Each layer can be formed using dip or spin coating to achieve a thin uniform film. For example, lower protective film 14 can be formed by dripping a thin film of 5% acetyl cellulose (with a solvent composition of 3:1 acetone to cyclohexanone) onto metal electrode 12 and spinning it for five seconds at 2000 rpm. Immobilized enzyme film 15 can be formed in the same way by combining an enzyme with a 0.5% glutaraldehyde solution whose acidity is adjusted by a 0.1M liquid phosphoric acid buffer (Ph 7.0) and spin-coating it. Upper protective film 16 can be formed by dip-coating at 1 cm/sec a thin film of 2.5% acetyl cellulose (with a solvent composition of 1:1 acetone to ethanol).

In the present embodiment, the generally planar hydrogen peroxide electrode which serves as base electrode 10 may, for example, be formed on the surface of an insulating film 11, which consists of a ceramic or resin film. Metal electrode 12 may be at the user's discretion, formed as a thin film of platinum, gold or silver. In immobilized enzyme films 13, enzyme film 15 is a film of GOD or LOD which is immobilized by forming a bridge over it. The function of the upper protective film 16 is enhanced if it is covered by a thin film 17 of nylon lattice or polycarbonate.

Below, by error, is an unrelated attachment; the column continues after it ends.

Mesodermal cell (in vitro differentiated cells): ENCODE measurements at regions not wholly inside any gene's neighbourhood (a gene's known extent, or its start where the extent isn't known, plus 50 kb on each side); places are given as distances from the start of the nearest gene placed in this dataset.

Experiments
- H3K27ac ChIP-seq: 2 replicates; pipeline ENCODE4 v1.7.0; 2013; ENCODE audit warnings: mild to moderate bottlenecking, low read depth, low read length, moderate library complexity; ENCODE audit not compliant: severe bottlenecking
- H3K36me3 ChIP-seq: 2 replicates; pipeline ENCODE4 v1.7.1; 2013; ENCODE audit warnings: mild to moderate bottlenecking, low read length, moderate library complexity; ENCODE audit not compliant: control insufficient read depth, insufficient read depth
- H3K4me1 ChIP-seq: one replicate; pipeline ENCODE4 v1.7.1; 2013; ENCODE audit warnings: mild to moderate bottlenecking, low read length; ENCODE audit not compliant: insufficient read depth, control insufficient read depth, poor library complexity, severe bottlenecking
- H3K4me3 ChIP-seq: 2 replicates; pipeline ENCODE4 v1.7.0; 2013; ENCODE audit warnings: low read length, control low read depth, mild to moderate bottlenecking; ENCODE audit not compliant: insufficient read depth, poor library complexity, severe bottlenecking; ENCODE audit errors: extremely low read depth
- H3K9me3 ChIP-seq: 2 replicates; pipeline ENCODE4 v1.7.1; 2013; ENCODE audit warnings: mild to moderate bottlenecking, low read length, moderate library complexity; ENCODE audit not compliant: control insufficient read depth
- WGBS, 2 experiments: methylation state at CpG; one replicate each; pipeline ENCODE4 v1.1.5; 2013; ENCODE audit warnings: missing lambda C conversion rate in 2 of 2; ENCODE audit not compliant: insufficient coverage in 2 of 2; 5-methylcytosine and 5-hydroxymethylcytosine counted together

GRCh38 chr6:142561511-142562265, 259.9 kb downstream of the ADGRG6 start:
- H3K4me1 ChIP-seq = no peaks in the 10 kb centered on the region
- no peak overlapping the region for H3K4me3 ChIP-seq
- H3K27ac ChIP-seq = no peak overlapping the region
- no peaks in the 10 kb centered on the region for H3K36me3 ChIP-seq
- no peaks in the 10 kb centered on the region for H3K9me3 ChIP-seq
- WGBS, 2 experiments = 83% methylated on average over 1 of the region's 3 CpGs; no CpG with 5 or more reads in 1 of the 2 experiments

A sample configuration for sensor holder 5, which contains the enzyme sensor 18 described above, is shown in FIGS. 6 (overhead view), 7 (lateral view), 8 (vertical cross section) and 9 (cross section taken along line A--A in FIG. 8). With the exception of reactive portion 21 and connector 22, the enzyme sensor 18 is enclosed in sensor holder 5.

Since enzyme sensor 18 is entirely enclosed in holder 5, there is no need to install an additional protective film after changing sensor 18 or before starting a measurement. Furthermore, when enzyme sensor 18 is replaced, enzyme sensor holder 5 can be replaced along with it. This insures that the replacement procedure will not affect the contact between the electrode surface and the enzyme film, and that the contact will remain constant. Connector 22 on sensor 18 protrudes from holder 5. When enzyme sensor holder 5 is inserted into measurement main body 2, connector 22 is connected to the circuit in main body 2. Thus eliminating a need for a lead wire and making it easier to replace the sensor 18. In addition, reliability of the connection is also enhanced.